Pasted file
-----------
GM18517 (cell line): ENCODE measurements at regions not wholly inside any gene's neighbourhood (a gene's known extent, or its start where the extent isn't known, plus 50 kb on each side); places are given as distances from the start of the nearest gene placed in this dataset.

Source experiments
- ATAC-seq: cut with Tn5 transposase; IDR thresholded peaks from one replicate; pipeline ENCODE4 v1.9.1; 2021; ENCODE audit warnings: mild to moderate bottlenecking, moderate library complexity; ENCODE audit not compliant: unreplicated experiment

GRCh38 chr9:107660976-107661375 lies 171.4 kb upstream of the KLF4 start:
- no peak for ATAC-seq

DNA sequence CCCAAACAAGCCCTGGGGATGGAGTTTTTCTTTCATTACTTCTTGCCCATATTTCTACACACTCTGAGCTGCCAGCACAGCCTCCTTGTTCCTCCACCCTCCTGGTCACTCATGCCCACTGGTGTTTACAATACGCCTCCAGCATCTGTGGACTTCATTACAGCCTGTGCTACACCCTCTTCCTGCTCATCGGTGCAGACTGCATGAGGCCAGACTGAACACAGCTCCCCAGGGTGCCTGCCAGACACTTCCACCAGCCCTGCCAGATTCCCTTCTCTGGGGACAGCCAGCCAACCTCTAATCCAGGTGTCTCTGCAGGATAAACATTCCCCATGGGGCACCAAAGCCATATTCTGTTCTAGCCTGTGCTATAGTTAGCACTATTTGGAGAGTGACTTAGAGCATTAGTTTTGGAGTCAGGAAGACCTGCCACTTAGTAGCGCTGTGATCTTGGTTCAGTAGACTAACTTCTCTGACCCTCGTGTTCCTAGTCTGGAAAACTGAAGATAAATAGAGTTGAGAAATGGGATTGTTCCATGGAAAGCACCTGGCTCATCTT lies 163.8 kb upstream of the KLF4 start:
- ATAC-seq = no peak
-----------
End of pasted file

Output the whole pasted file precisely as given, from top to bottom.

GM18517 (cell line): ENCODE measurements at regions not wholly inside any gene's neighbourhood (a gene's known extent, or its start where the extent isn't known, plus 50 kb on each side); places are given as distances from the start of the nearest gene placed in this dataset.

Source experiments
- ATAC-seq: cut with Tn5 transposase; IDR thresholded peaks from one replicate; pipeline ENCODE4 v1.9.1; 2021; ENCODE audit warnings: mild to moderate bottlenecking, moderate library complexity; ENCODE audit not compliant: unreplicated experiment

GRCh38 chr9:107660976-107661375 lies 171.4 kb upstream of the KLF4 start:
- no peak for ATAC-seq

DNA sequence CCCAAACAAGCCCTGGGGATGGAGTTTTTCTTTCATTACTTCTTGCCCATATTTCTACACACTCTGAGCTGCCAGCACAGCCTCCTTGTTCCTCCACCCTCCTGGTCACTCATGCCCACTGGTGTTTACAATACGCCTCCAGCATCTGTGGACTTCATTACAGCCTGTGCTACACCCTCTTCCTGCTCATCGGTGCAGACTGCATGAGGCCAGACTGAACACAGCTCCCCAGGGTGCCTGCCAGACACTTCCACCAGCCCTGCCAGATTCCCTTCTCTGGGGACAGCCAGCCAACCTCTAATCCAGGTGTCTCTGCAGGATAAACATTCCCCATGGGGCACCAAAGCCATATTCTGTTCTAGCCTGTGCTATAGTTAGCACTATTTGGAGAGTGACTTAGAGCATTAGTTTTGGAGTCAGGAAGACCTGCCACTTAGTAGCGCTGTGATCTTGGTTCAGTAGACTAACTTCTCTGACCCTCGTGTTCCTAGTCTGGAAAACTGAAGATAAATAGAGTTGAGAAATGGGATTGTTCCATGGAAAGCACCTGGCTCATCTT lies 163.8 kb upstream of the KLF4 start:
- ATAC-seq = no peak